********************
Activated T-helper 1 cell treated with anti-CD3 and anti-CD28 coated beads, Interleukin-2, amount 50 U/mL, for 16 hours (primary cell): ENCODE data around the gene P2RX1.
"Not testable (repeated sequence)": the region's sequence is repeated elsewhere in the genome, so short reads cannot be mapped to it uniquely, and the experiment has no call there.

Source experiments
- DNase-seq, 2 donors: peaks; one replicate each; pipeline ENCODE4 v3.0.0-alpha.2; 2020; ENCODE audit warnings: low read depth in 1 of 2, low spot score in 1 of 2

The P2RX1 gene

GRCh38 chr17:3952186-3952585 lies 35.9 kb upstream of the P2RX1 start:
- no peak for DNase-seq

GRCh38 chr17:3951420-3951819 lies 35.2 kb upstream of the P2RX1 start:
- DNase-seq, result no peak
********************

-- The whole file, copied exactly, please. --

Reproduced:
Activated T-helper 1 cell treated with anti-CD3 and anti-CD28 coated beads, Interleukin-2, amount 50 U/mL, for 16 hours (primary cell): ENCODE data around the gene P2RX1.
"Not testable (repeated sequence)": the region's sequence is repeated elsewhere in the genome, so short reads cannot be mapped to it uniquely, and the experiment has no call there.

Source experiments
- DNase-seq, 2 donors: peaks; one replicate each; pipeline ENCODE4 v3.0.0-alpha.2; 2020; ENCODE audit warnings: low read depth in 1 of 2, low spot score in 1 of 2

The P2RX1 gene

GRCh38 chr17:3952186-3952585 lies 35.9 kb upstream of the P2RX1 start:
- no peak for DNase-seq

GRCh38 chr17:3951420-3951819 lies 35.2 kb upstream of the P2RX1 start:
- DNase-seq, result no peak